Treps share lessons learned in Monaco
Good things happen when conferences expand the formal agenda to ask participants for their thoughts on big issues. This was the scene at the EY World Entrepreneur Of The Year event in Monaco in early June.
We invited our guests -- respected entrepreneurs in their fields -- to six private sessions addressing the issues we all grapple with in running a business. We present some interesting takeaways from the conversations.
How do we innovate successfully? Can you be too innovative? What does it take for innovation to transform a market? These are some of the topics tackled in the session led by EY's Bryan Pearce, Americas Director, Entrepreneur Of The Year and Venture Capital Advisory Group.
- Co-creating products with customers is an essential strategy for some companies whose business model is based on innovation.
- Incremental or step-by-step innovation can bring an advantage in the market, whereas “rupture” innovation can drive a marketplace makeover.
- Whereas it's possible to innovate too far ahead of the market, one must consider the cost of lost opportunity.
- When it comes to successful innovation, there are three essentials:
- Working as a seamless team.
- Ensuring that top management is involved.
- Keeping the business mission in sight.
The skyrocketing cost of health care calls for the current care model to change. But how? And how can entrepreneurs help bring about and benefit from that change? Dr. Richard Lewis, a partner in EY's UK&I health care practice, moderated the discussion.
- The industry has learned to avoid piecework funding that rewards activity over outcomes.
- About 70% of health care is public; it may be useful to relax the boundaries between public and private.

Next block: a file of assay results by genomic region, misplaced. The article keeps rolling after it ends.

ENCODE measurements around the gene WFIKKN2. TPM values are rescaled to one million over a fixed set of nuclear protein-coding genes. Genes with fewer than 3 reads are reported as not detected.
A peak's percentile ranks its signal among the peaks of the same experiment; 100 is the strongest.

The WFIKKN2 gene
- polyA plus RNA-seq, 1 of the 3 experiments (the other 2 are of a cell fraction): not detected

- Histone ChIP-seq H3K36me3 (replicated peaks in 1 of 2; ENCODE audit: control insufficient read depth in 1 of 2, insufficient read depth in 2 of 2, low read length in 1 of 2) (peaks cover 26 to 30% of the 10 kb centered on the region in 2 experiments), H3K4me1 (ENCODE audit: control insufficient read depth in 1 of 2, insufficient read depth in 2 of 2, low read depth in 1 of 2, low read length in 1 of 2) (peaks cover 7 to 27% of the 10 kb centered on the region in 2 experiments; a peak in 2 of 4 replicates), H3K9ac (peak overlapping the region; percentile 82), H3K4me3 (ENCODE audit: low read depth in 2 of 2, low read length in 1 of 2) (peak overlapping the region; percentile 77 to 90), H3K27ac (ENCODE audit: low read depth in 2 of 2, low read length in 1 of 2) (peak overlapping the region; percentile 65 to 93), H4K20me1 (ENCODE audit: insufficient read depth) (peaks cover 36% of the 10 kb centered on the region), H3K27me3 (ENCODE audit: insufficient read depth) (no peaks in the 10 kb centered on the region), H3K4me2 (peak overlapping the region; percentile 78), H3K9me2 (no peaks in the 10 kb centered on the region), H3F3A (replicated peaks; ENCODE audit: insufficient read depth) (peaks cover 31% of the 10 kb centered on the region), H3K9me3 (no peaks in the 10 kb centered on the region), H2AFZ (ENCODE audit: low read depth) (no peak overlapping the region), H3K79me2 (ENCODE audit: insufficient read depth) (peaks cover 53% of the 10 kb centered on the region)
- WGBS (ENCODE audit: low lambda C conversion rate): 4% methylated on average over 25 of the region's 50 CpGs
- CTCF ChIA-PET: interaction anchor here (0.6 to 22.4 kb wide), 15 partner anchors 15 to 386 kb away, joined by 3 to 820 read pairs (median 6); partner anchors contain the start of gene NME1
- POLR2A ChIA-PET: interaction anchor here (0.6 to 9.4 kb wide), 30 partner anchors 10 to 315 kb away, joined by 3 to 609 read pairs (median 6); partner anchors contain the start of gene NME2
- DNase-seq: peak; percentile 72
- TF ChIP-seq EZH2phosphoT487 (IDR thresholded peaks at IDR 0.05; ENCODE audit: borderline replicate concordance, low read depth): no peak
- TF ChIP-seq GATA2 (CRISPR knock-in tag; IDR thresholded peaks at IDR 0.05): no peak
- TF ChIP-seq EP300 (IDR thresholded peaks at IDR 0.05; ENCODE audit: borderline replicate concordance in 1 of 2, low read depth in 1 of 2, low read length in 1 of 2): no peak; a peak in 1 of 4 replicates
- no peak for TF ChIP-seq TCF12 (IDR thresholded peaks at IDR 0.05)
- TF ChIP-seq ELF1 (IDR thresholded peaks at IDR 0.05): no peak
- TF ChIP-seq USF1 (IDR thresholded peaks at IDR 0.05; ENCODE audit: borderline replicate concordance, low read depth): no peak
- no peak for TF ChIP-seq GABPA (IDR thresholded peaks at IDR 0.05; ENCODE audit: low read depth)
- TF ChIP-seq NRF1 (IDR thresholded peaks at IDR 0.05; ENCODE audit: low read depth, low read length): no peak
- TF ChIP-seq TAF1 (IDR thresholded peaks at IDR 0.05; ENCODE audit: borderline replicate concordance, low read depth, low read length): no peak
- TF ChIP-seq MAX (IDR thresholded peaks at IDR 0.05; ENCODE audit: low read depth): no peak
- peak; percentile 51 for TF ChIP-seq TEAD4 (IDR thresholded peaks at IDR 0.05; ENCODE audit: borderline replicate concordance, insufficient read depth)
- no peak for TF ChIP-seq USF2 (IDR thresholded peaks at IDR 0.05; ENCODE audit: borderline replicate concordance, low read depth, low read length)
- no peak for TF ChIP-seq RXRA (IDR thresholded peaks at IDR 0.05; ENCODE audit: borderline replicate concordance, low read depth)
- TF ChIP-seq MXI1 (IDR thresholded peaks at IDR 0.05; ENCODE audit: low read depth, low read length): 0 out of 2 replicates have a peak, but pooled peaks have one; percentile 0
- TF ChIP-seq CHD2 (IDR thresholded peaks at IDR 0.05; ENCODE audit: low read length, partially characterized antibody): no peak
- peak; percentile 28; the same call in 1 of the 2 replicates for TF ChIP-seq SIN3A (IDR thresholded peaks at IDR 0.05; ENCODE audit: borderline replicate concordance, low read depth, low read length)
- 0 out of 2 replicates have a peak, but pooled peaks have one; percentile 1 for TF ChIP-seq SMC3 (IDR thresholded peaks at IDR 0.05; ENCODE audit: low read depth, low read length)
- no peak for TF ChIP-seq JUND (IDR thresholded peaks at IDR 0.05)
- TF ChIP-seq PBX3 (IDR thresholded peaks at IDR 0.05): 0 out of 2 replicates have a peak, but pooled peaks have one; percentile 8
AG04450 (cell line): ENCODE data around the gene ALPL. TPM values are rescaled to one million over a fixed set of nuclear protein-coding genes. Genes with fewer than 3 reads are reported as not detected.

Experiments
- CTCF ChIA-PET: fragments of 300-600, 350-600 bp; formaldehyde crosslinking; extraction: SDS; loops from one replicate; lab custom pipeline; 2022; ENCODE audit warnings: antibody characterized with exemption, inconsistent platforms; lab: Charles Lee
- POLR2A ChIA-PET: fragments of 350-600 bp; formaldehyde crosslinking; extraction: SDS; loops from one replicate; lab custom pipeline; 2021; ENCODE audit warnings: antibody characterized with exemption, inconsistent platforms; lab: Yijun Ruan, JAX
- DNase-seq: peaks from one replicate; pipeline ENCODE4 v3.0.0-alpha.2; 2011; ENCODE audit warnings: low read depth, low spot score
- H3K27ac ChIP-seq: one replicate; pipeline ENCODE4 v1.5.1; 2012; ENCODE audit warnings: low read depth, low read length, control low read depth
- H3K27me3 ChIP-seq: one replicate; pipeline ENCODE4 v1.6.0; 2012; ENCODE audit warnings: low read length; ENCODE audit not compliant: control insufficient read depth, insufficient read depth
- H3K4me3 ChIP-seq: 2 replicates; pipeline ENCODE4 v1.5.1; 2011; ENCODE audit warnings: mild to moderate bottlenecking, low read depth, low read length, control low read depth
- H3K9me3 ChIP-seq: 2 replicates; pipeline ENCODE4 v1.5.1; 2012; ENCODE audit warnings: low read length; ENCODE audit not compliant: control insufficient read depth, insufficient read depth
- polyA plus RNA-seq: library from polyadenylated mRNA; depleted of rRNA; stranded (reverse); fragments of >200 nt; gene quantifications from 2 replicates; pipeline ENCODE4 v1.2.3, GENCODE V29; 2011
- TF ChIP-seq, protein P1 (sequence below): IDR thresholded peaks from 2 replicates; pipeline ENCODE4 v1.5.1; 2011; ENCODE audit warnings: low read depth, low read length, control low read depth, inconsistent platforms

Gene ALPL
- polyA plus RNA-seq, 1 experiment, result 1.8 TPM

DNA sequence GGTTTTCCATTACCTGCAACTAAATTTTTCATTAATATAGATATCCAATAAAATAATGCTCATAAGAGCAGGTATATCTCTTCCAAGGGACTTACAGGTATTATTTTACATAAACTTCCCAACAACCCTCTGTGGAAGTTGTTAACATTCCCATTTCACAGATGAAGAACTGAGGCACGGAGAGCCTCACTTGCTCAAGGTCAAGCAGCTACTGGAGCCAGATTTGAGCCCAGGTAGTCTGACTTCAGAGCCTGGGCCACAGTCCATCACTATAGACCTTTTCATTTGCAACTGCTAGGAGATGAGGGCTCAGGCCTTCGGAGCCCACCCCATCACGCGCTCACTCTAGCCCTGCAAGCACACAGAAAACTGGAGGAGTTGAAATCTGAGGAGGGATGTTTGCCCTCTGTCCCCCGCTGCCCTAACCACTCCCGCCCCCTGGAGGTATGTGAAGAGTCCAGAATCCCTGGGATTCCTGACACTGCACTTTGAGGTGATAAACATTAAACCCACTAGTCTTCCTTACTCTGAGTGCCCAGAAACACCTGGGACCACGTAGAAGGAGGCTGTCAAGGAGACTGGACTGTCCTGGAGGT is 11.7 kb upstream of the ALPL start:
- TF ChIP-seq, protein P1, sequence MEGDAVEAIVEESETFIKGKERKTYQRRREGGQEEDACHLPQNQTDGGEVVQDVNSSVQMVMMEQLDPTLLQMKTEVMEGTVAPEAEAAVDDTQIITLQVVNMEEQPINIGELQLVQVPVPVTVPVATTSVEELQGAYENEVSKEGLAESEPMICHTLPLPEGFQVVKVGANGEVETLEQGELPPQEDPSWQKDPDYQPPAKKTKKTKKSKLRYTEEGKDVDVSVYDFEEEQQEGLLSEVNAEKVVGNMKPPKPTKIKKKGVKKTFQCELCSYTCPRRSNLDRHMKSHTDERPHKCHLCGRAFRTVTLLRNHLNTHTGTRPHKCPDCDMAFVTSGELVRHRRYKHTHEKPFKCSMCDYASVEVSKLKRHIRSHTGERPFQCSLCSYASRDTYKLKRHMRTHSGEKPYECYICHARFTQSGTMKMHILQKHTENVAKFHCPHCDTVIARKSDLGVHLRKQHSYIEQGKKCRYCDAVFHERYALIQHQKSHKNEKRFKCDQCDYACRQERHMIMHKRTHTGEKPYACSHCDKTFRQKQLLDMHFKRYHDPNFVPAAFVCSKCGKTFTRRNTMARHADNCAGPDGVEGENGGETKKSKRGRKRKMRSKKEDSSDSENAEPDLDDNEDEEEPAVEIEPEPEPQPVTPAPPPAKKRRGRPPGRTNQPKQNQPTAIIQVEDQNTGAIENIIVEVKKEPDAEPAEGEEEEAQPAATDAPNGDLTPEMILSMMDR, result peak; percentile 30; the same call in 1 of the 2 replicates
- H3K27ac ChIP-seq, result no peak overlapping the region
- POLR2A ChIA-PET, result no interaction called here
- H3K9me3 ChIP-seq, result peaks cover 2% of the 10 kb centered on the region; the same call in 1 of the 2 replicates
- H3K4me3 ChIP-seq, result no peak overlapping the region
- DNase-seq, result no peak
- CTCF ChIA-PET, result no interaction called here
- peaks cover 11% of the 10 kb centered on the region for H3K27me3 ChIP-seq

- Engineering change may come through enabling strong upstream community services, which provide a point of entry for entrepreneurs.
- Technology solutions are a part of the answer, but funding and politics pose significant barriers to entry. Funding reform through incentives could be a part of the solution.
Since mobile devices are everywhere, their popularity has many implications for both business and society. This was the main thrust of our discussion on technology, moderated by Joe Muscat, an EY Growth Markets Leader.
- There are now more mobile devices than people in the world; this has major technical and social implications.
- Smart, mobile technology paves the way for machine-to-machine applications such as “smart” appliances and mobile data centers.
- While activity on mobile devices is expected to leapfrog by 2017, there are barriers — especially inadequate security, insufficient bandwidth and a downturn in the quality of social interactions.
Reaching today's busy consumer and building a powerful brand were front-and-center topics in our session on Consumer Products, moderated by Mike Sills, EY Consumer Products Leader for Europe, Middle East, India and Africa.
- Make sure innovation is a key focus in your business.
- Discover the story behind your business and use it to build your brand.
- Create a direct-to-consumer channel or a community where you can provide tips and advice around your product.
While every family business is unique, many share common challenges. This was a dominant idea in the session on family business, led by EY Family Business Leader Peter Englisch.
- A family charter is an essential tool for tackling issues as they arise in the long-term growth cycle of the business.
- Business owners must address succession planning early on.
- Encouraging government to focus on the distinctive tax challenges facing family businesses (i.e. capital gains, inheritance taxes, taxes associated with transfer of ownership, etc.) is a top priority.
When entrepreneurs consider entering emerging markets, what constitutes due diligence? And do the risks justify the rewards? Our discussion on emerging markets touched on these and other compelling questions. Ringo Choi, EY Asia Pacific Growth Markets Leader, moderated the session.
- Despite the risks, emerging markets are growing and provide many opportunities for investors.
- When planning your entry, understand the market and work with a business partner on the ground who can advise you.
- Due diligence encompasses the political and economic systems, competitors, the size and nature of the population and market trends.